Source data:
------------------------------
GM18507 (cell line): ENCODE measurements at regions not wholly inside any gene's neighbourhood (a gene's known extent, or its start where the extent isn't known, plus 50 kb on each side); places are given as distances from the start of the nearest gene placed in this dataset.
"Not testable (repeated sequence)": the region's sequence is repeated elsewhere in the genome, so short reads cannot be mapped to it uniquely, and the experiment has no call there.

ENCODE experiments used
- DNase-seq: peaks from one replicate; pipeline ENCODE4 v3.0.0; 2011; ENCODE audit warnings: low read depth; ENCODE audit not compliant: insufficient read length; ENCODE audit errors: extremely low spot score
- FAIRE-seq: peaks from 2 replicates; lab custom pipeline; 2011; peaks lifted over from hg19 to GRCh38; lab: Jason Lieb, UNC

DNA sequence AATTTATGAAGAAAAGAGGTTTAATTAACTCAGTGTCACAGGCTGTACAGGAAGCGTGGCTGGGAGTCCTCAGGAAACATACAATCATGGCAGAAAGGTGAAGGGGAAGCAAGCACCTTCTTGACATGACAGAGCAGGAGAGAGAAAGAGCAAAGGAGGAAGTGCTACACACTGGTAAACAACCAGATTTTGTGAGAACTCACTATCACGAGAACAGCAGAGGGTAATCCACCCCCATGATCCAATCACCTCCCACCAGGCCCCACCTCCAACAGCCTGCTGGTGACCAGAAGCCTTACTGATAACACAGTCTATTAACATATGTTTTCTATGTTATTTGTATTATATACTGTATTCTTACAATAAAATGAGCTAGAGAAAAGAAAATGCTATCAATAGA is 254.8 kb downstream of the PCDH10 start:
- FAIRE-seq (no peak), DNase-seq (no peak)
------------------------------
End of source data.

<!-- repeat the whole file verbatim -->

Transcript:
GM18507 (cell line): ENCODE measurements at regions not wholly inside any gene's neighbourhood (a gene's known extent, or its start where the extent isn't known, plus 50 kb on each side); places are given as distances from the start of the nearest gene placed in this dataset.
"Not testable (repeated sequence)": the region's sequence is repeated elsewhere in the genome, so short reads cannot be mapped to it uniquely, and the experiment has no call there.

ENCODE experiments used
- DNase-seq: peaks from one replicate; pipeline ENCODE4 v3.0.0; 2011; ENCODE audit warnings: low read depth; ENCODE audit not compliant: insufficient read length; ENCODE audit errors: extremely low spot score
- FAIRE-seq: peaks from 2 replicates; lab custom pipeline; 2011; peaks lifted over from hg19 to GRCh38; lab: Jason Lieb, UNC

DNA sequence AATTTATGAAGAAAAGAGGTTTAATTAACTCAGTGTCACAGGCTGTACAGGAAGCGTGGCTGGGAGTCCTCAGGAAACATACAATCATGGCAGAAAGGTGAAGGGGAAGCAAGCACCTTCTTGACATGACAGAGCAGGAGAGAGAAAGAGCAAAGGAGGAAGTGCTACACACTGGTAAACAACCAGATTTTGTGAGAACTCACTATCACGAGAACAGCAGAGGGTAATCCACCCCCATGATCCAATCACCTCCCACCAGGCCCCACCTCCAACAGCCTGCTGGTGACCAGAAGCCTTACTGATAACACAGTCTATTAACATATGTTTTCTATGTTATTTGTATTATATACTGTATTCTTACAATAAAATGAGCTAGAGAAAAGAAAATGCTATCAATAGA is 254.8 kb downstream of the PCDH10 start:
- FAIRE-seq (no peak), DNase-seq (no peak)